Sunday, December 6, 2015

The Anti-"Prosperity Gospel"

            Noah “found favor in the eyes of the Lord.”  (Gen 6:8)  And this favor earned him 120 years of hard work building an ark by hand, most likely facing ridicule the whole time from those around him.  And then, he was closed up in a box for almost a year while everyone around him died off.  And then, he got to work the ground from scratch in order to keep his family alive. 
            Abraham was childless for 100 years, and he had to wait for 25 years before God fulfilled His promise to give him a son.
            Joseph was favored by God, but it sure seemed like God had a funny way of showing it at first.  When Joseph worked for Potiphar after being sold into slavery by his brothers, God poured out blessings on “the household of [Potiphar] because of Joseph.”  (Gen 39:5)  Someone else got the “blessings” because of Joseph’s faithfulness to God.  And Joseph got slavery.  And God showed favor to Joseph while he was unjustly imprisoned on false charges.  (Gen 39-40)  But even with this favor, he still spent at least two years in prison for a crime he didn’t commit.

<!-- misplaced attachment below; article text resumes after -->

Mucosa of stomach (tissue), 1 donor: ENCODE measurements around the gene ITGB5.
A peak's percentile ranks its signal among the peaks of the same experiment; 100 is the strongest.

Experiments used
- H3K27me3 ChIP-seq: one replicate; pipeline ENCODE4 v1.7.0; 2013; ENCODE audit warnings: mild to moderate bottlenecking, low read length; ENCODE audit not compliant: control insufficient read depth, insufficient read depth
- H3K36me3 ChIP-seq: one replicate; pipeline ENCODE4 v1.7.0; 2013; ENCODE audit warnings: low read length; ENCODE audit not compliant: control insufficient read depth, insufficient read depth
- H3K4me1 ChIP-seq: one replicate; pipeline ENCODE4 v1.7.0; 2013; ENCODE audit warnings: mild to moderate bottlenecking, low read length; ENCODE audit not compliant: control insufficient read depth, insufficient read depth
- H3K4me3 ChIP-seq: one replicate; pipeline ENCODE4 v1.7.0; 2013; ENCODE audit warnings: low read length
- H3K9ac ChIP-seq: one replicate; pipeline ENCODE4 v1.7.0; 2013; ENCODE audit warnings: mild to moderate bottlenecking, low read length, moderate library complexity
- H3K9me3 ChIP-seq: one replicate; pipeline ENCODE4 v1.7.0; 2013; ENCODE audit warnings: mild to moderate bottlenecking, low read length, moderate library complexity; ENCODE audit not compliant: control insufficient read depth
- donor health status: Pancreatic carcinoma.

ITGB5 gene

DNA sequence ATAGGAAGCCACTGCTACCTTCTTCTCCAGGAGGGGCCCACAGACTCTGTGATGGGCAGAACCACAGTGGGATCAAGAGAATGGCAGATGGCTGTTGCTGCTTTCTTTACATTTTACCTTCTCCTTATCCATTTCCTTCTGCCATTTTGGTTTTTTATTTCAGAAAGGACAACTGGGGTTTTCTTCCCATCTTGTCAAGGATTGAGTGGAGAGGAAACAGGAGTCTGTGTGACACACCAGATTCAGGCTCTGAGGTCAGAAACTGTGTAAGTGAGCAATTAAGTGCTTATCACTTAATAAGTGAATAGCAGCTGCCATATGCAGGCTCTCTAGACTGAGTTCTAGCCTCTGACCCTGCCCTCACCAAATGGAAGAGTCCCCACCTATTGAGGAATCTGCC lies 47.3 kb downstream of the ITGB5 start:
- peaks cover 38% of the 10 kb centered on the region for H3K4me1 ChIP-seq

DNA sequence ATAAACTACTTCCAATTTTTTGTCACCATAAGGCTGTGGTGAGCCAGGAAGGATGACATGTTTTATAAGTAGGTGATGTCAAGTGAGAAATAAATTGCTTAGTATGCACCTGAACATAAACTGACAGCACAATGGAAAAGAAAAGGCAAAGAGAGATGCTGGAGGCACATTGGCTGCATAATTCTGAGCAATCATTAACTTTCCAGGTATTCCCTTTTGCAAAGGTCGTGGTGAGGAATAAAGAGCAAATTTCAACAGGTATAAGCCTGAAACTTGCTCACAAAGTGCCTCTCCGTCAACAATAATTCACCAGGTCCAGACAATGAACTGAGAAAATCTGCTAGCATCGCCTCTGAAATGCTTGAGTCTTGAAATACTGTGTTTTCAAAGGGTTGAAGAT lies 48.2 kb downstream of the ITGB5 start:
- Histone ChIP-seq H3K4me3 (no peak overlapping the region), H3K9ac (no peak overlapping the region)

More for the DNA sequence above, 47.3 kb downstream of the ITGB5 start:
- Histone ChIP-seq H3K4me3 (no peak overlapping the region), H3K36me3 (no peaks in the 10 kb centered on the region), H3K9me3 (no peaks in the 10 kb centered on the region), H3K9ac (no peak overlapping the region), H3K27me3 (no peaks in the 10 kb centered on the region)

Daniel was taken into captivity as a young man and lived as a captive for decades.  And his faithfulness to the Lord could have cost him his life when the king threw him into the lion’s den for praying to God. 
            Samuel was raised not in the warmth and care of his home, by his godly mother, but in a temple by a priest who couldn’t even raise his own children up in a godly way.
            John was banished to the island of Patmos.  
            Paul asked three times to have a thorn removed from his side, and he was denied by the Lord.
            And many believers today have to live with chronic illness, fruitless job searches, and broken homes and hearts.  Many watch their children die of illness or starvation.  Many willingly face the horrors of Ebola in order to help those who are suffering and in need.  Many are losing their homes and lives and heads for their faith.